The programme opens with two songs in English – a setting of Blake's To Morning (2007) and Song (I gaze upon you) (1996) both displaying an unerring gift for the natural rhythms of language, resulting in delightfully unhurried miniatures that should suit any competent chamber choir. Cecilia Virgo (2000) is representative of Jackson's fondness for Tudor church music and draws on influences from Tallis' 'Spem in alium' and works by Browne and Carver, to name but a few. Here, deeply sonorous textures are spiced with delicate soprano details and one of the most arrestingly beautiful openings to a motet that I have heard in a long time. Polyphony sing it so well that, for a moment, one really couldn't imagine wanting to hear this piece any other way.

Rhythm is also a preoccupation of Jackson's as is the clever use of compositional devices gleaned from the Netherlanders-school which often surface in his works. In the following Orbis patrator optime (2006) the broken melismas somehow link ideas from composers such as Obrecht and Stravinsky creating a gorgeous effect, bordering on transcendental. But this meditative atmosphere reaches a zenith in the title-work of this album, a setting of a poem by Tanya Lake, Not no faceless Angel (2006), which deals with the big themes of loss and bereavement; here Jackson is at his most explicit, using his music to explain and to comfort when the words can go no further. The addition of instrumental timbres (cello and flute) in this piece seem especially poignant at the mid-point of the programme.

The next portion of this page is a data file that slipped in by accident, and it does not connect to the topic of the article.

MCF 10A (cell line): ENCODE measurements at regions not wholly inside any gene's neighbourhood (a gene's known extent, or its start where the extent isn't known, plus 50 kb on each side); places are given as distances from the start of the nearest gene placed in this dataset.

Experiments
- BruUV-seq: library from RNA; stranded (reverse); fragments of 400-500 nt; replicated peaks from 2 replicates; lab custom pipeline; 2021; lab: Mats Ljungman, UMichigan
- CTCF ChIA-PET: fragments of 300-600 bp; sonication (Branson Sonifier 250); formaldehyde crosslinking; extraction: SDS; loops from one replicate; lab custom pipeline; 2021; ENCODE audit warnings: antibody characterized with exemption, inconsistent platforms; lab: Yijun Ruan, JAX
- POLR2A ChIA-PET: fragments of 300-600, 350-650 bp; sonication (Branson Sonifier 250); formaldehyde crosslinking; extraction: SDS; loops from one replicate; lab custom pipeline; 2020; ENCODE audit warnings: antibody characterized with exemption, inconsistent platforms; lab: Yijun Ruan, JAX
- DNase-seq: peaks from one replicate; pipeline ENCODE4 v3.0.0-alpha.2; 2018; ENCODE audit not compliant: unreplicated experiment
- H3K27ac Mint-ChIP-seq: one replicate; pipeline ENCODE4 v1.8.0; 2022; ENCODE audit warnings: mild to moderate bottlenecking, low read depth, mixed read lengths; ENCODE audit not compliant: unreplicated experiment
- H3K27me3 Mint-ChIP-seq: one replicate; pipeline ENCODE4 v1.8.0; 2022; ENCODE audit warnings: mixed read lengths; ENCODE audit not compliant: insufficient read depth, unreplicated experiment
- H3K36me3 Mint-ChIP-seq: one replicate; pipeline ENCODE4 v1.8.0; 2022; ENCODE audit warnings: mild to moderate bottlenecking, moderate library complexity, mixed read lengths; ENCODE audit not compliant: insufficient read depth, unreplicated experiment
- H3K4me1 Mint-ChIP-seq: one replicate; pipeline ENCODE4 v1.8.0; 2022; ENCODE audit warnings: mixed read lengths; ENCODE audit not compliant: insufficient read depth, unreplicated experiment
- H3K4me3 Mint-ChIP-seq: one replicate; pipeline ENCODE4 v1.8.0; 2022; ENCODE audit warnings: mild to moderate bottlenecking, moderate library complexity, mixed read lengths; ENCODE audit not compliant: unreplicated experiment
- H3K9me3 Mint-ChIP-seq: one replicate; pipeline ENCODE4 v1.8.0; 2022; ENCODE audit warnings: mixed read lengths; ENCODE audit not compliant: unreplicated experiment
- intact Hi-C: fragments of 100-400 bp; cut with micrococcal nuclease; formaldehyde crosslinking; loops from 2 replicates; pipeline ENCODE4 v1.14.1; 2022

My favourite works, however, have to be the final two settings of Salve Regina. The first (2000) is only five minutes long and contains a beautiful soprano solo sung here by Laura Oldfield and then Salve Regina 2 (2004), which was written to celebrate the 850th anniversary of the foundation of Beaulieu Abbey. Here various strands of Jackson's style are brought together: Stravinsky in the rhythm and early music-theory in a skilful double-gimel for the upper voices. This is Jackson at his most fluid and Polyphony deliver an intelligent and gripping musical performance at a very high standard.

This sublime album comes highly recommended and the performances are another triumph for Polyphony and Stephen Layton.